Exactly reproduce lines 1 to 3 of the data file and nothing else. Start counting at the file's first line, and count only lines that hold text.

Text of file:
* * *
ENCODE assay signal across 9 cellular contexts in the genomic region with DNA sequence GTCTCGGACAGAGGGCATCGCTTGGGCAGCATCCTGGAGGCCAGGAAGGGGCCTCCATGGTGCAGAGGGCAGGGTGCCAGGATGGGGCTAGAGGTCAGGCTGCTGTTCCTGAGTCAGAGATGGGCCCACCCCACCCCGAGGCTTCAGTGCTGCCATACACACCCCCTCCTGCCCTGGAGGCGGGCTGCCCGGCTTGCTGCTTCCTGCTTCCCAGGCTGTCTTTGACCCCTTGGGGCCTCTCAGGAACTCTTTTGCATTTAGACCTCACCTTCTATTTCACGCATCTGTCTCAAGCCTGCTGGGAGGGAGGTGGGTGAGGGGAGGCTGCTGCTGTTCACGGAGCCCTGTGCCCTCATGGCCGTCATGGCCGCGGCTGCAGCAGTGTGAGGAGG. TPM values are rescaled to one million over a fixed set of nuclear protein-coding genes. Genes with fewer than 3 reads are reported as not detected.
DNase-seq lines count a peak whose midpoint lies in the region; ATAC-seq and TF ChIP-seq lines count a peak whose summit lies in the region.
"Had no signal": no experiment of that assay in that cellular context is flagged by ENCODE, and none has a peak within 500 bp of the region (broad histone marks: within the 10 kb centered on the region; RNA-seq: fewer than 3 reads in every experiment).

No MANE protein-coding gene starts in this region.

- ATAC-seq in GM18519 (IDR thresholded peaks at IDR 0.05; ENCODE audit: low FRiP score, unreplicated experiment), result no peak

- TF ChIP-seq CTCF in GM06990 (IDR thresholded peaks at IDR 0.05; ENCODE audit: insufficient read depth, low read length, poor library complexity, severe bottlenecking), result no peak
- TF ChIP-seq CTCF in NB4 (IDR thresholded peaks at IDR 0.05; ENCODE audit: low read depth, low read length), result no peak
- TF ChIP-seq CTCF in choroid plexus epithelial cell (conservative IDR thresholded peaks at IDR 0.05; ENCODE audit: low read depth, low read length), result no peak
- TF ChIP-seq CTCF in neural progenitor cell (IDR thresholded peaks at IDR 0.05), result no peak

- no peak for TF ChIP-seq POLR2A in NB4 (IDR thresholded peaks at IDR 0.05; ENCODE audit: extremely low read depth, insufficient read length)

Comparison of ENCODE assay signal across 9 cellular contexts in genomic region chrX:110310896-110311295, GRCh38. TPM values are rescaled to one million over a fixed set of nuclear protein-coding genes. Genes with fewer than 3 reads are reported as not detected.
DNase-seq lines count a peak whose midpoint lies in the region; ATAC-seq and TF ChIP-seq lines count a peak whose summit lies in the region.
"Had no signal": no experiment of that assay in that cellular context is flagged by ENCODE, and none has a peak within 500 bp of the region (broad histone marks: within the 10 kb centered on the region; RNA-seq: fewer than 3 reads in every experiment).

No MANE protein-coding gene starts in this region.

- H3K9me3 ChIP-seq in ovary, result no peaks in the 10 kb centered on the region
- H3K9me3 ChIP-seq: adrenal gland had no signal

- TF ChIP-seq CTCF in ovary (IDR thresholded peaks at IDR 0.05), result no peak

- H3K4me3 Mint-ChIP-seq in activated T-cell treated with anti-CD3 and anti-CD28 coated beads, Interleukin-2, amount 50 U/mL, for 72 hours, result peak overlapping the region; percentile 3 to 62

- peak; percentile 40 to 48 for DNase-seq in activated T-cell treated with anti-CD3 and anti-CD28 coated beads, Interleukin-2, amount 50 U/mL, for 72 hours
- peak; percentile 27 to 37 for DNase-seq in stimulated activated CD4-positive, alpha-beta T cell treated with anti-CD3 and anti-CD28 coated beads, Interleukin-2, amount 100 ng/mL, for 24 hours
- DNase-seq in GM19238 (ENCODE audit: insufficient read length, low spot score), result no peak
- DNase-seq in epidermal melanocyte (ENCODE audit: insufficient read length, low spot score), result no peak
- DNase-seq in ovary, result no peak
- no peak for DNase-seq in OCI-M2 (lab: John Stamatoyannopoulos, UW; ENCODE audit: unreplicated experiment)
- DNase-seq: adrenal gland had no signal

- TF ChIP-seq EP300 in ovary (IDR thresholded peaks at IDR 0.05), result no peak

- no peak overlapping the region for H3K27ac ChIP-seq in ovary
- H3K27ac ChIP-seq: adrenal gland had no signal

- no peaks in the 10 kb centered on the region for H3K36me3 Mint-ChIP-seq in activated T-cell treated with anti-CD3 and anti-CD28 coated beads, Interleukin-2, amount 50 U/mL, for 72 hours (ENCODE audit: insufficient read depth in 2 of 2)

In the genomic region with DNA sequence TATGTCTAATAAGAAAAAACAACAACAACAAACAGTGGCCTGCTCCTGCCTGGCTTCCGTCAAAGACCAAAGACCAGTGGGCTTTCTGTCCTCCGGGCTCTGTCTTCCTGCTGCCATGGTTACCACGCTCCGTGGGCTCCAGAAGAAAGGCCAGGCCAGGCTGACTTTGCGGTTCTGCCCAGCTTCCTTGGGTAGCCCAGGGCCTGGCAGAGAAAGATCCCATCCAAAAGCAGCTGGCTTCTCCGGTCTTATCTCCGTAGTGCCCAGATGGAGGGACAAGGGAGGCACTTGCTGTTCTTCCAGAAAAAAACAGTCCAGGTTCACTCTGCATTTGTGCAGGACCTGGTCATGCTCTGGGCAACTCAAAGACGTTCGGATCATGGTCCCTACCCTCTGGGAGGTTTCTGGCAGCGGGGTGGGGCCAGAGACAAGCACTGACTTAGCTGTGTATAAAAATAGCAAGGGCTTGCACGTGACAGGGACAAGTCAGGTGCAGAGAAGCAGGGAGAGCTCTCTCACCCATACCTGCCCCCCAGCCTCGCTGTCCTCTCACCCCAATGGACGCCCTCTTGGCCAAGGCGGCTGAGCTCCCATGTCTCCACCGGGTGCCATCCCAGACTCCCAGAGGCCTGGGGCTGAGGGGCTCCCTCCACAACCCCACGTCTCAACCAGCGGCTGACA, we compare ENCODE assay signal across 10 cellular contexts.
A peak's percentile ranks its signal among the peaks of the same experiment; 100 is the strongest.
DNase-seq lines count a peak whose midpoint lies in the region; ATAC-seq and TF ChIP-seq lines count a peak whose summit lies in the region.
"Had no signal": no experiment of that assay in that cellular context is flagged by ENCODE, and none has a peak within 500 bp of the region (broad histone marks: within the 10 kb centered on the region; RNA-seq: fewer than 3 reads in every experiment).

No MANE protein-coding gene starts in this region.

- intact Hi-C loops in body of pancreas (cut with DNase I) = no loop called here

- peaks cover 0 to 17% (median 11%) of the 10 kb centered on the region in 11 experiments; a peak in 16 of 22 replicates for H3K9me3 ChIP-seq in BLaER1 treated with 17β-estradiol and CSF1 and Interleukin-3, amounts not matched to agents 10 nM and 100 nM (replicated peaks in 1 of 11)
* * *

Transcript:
ENCODE assay signal across 9 cellular contexts in the genomic region with DNA sequence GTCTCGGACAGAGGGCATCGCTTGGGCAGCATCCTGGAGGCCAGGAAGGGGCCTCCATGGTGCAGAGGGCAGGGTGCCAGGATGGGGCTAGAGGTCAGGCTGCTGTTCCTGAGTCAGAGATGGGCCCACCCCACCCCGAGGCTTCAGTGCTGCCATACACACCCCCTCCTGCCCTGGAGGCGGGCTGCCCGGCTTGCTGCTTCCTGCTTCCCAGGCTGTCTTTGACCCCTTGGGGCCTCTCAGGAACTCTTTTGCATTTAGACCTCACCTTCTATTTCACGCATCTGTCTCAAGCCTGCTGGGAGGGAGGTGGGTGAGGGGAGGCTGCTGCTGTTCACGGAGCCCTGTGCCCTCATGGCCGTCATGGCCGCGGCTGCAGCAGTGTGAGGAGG. TPM values are rescaled to one million over a fixed set of nuclear protein-coding genes. Genes with fewer than 3 reads are reported as not detected.
DNase-seq lines count a peak whose midpoint lies in the region; ATAC-seq and TF ChIP-seq lines count a peak whose summit lies in the region.
"Had no signal": no experiment of that assay in that cellular context is flagged by ENCODE, and none has a peak within 500 bp of the region (broad histone marks: within the 10 kb centered on the region; RNA-seq: fewer than 3 reads in every experiment).